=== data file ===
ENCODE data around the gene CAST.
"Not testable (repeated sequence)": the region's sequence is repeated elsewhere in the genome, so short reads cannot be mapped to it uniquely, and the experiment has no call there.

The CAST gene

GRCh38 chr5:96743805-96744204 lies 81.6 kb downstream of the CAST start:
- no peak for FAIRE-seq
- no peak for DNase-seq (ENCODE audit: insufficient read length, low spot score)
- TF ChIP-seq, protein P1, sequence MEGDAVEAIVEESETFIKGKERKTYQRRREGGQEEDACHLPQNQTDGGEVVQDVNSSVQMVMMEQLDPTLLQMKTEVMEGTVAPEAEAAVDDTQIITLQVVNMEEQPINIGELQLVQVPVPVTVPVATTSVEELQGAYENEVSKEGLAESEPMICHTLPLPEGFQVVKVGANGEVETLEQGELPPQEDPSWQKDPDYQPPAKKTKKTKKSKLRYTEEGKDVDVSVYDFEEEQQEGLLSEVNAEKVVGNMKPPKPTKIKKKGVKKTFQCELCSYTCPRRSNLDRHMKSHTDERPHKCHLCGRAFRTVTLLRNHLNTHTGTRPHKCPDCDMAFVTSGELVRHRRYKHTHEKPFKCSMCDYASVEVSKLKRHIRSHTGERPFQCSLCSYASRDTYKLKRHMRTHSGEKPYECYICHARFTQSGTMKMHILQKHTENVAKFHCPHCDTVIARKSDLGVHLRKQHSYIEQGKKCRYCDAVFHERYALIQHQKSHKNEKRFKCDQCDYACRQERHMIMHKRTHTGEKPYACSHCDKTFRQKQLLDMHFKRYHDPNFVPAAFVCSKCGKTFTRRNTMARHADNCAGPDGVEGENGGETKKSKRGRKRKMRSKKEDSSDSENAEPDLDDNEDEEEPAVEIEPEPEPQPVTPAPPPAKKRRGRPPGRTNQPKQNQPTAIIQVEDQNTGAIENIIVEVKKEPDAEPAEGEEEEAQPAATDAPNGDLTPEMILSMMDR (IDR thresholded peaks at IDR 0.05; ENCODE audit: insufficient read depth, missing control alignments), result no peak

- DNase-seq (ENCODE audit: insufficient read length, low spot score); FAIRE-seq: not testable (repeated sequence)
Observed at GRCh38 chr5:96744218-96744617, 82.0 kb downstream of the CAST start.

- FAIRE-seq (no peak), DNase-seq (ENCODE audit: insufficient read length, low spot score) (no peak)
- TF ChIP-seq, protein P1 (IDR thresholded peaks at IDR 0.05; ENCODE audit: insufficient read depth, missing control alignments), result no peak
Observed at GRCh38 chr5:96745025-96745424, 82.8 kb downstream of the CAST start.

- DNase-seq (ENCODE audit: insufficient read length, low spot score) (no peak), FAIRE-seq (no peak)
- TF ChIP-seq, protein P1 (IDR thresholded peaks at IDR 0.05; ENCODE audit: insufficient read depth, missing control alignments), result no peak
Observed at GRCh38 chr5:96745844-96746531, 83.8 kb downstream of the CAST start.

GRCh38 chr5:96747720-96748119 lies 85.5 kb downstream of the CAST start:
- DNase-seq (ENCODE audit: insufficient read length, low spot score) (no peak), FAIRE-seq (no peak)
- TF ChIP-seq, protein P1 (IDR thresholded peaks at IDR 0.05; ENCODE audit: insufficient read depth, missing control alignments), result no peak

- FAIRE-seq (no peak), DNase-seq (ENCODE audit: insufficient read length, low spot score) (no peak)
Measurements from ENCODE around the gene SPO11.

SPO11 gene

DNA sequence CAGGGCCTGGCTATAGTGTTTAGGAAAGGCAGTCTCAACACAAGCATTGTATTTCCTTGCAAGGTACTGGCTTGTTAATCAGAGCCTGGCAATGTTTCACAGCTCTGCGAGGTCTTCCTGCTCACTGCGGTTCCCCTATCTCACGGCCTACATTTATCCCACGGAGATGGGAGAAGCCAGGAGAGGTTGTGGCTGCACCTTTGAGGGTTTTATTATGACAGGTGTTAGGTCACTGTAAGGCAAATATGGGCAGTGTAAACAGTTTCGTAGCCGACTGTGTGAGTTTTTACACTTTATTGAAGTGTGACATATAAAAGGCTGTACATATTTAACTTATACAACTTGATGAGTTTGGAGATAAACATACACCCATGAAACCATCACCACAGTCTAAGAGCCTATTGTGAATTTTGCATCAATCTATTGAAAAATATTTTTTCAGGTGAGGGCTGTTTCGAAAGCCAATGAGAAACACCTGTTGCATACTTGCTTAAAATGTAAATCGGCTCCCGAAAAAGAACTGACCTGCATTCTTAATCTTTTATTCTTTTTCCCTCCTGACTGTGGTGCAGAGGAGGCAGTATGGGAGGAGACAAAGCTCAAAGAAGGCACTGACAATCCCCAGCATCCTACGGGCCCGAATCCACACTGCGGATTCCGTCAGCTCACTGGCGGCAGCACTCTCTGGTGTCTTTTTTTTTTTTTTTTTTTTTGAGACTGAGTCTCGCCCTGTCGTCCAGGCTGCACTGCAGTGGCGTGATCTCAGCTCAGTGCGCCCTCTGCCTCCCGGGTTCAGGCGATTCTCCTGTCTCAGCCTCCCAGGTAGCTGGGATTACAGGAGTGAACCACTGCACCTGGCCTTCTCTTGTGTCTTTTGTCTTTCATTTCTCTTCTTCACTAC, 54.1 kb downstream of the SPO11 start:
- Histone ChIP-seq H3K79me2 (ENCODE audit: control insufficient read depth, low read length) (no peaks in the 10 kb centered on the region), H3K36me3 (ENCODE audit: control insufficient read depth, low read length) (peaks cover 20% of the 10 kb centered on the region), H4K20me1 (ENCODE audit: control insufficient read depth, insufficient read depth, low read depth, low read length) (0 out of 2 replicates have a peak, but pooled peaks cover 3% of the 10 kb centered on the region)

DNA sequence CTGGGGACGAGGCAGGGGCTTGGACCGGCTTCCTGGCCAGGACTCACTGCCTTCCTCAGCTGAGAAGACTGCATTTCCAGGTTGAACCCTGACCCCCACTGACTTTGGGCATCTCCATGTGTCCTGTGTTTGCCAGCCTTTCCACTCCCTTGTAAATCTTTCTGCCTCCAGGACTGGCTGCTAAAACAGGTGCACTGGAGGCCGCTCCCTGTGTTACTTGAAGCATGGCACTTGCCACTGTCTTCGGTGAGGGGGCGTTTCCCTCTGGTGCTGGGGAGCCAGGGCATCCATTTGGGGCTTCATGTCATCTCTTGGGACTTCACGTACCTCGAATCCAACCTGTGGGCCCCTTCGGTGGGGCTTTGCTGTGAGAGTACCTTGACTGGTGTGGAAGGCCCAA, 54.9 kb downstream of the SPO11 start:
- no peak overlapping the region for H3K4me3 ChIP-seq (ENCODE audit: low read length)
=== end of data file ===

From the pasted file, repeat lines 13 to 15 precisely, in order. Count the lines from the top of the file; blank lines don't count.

- DNase-seq (ENCODE audit: insufficient read length, low spot score) (no peak), FAIRE-seq (no peak)
- TF ChIP-seq, protein P1 (IDR thresholded peaks at IDR 0.05; ENCODE audit: insufficient read depth, missing control alignments), result no peak
Observed at GRCh38 chr5:96745844-96746531, 83.8 kb downstream of the CAST start.